Getting Father of the Bride’s Permission Before Proposing
It started with a phone call. My daughter’s longtime boyfriend asked if he could take me out to lunch. He had never called me before, and we had never sat and had lunch together without my daughter present. You don’t need to be Columbo to figure out what was about to happen. I immediately told my wife, “Justin just asked me out to lunch. Do you think …” I was cut off by what sounded like a loud prayer that started with a tearful “Oh My God!” I didn’t hear the rest of the prayer because my wife ran out of the room to call someone else. Apparently this is a moment you share with a girlfriend, not a husband—not even the father of the bride-to-be.
So, Justin of the Grugeon clan was going to ask me, leader of the Mendte clan, for my daughter’s hand in marriage. Excuse the clan stuff, but that’s how I felt about what was going to happen. In 2011 do young men still ask for a daughter’s hand in marriage? I wasn’t certain how I felt about it.
[SIGNUP]I know they had been discussing marriage. I know that from sitting in the living room as my wife and daughter talked about the relationship, pretending not to listen, like fathers do. I also know that Justin had told my daughter he wanted to ask for my permission, and she asked him not to. So I thought I was off the hook until I got the phone call.
It is a tradition that drips with sexism dating back to ancient Rome when the groom would pass a symbolic coin to the father of the bride. The father would then present his daughter’s hand to be joined in marriage. The “daughter sale” evolved into a non-monetary tradition of asking the father before proposing.
There are many websites with the dos and don’ts for the boyfriend. I couldn’t find one for the father. I guess because my only real role is to listen and then say yes. I know that from reading the boyfriend list of don’ts that include, “Don’t ask unless you are certain the father approves of you.” So I was ready for the lunch, but surprisingly still a little nervous.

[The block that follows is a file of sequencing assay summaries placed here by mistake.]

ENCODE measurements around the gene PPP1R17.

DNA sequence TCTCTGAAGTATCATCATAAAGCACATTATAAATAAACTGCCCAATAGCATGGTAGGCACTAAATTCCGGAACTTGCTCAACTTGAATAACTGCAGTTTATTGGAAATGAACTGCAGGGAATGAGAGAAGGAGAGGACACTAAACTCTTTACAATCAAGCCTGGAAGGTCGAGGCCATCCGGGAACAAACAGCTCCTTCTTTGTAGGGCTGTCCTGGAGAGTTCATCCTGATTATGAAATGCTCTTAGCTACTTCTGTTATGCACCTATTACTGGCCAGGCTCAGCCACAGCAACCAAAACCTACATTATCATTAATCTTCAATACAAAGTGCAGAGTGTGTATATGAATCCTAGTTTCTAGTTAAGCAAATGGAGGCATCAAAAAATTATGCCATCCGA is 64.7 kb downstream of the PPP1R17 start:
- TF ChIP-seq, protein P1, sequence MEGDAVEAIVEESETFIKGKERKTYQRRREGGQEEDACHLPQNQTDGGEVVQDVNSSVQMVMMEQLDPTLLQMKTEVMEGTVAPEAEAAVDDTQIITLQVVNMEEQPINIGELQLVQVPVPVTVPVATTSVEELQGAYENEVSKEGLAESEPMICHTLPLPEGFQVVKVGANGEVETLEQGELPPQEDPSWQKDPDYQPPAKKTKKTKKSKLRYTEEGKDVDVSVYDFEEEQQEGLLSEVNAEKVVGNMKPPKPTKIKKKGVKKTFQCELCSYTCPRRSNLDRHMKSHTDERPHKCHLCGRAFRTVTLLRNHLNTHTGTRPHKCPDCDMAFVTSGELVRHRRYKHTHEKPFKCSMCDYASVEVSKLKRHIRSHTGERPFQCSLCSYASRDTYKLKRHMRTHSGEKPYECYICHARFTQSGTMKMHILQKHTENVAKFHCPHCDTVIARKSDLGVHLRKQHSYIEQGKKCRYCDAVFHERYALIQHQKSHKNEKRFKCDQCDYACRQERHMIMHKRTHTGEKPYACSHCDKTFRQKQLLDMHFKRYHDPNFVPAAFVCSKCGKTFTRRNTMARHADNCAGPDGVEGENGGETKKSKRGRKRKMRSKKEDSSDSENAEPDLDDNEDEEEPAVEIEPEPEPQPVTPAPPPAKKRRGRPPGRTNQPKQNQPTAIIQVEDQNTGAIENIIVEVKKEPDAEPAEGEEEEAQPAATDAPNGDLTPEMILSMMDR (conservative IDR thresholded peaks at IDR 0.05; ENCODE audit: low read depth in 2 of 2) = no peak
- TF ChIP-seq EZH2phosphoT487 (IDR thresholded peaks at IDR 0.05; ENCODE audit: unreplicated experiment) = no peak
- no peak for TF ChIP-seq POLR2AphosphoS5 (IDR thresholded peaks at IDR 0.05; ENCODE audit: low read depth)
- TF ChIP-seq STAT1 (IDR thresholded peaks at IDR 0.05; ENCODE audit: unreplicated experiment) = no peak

We met at the Trolley Car Diner in Mount Airy. My choice. If I had known that Justin was going to pick up the tab, I may have picked somewhere more expensive. Perhaps that was the passing of the coin.
After some chitchat about sports, Justin straightened up and folded his hands. “Well. I guess you know what I am about to ask you.” I smiled. I thought the less I said, the better. “Sir, I love your daughter very much, and I would like your permission to marry her.” And then I watched as my future son-in-law’s eyes filled up.
The lunch was important after all. In that moment I learned more about the young man who was going to be part of my family than I had in the four years he had been dating my daughter. I teared up too and asked, “What took you so long?”
That led to a conversation about finances, family and the future that never would have taken place if not for the “hand in marriage” lunch. I was immediately closer to this young man and proud to have him as part of our family. More importantly, I was proud that my daughter was marrying him.
Stacia is the daughter of my first wife, who also lives in Philadelphia. I suggested to Justin that he also ask Stacia’s mom for permission. He told me that he already thought of that and was going to buy a ring that very afternoon, stop by Brenda’s work, get down on one knee and say, “Would you be my mother-in-law?”
Justin proposed to Stacia two days later on their fourth anniversary of dating on the steps of The Franklin, the site of their first date.
I now understand the importance of the future son-/father-in-law, pre-proposal meeting. It’s not the question or the answer that’s important; that’s all pre-scripted. It’s the bonding that takes place. It makes me sorry that I never asked for a hand in marriage. Brenda and her father had a strained relationship. And when I married Dawn, she was well into her 30s and I was in my 40s and getting married for the second time.
Still, I wish I had the “hand in marriage” pre-proposal meeting with Dawn’s father. I would call him now, but I’m afraid he would say no.